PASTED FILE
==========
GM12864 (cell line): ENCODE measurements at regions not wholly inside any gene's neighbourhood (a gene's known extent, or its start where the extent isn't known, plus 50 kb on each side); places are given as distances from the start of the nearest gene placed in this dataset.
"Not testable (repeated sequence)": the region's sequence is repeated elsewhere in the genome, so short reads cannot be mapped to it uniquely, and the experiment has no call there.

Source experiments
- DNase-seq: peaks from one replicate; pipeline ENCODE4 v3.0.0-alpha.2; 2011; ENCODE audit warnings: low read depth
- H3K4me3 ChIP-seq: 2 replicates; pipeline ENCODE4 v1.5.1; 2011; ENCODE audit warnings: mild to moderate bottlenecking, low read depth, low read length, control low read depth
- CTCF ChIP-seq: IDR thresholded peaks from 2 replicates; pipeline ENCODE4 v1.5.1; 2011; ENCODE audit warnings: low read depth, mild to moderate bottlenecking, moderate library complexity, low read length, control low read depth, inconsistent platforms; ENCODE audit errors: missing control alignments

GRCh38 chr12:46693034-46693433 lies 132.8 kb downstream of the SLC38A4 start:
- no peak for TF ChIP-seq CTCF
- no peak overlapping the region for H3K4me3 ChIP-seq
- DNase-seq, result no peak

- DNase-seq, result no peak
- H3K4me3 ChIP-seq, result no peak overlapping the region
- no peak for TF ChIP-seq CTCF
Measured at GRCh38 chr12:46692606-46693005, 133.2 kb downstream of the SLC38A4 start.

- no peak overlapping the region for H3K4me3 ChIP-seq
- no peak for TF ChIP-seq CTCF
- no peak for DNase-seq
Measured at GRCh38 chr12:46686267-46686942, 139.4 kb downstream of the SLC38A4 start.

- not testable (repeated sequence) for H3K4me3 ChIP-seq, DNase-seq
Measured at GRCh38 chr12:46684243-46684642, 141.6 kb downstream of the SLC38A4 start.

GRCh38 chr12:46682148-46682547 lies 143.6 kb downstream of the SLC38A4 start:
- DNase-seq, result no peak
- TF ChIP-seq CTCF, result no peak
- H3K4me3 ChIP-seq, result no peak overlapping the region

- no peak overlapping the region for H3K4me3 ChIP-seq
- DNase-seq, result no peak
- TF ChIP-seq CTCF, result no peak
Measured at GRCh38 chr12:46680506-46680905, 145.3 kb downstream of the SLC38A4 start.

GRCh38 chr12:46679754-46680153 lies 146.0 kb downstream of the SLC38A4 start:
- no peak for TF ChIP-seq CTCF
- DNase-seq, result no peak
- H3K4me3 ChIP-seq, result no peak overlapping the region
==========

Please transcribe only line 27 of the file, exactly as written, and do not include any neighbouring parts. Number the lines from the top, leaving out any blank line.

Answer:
- TF ChIP-seq CTCF, result no peak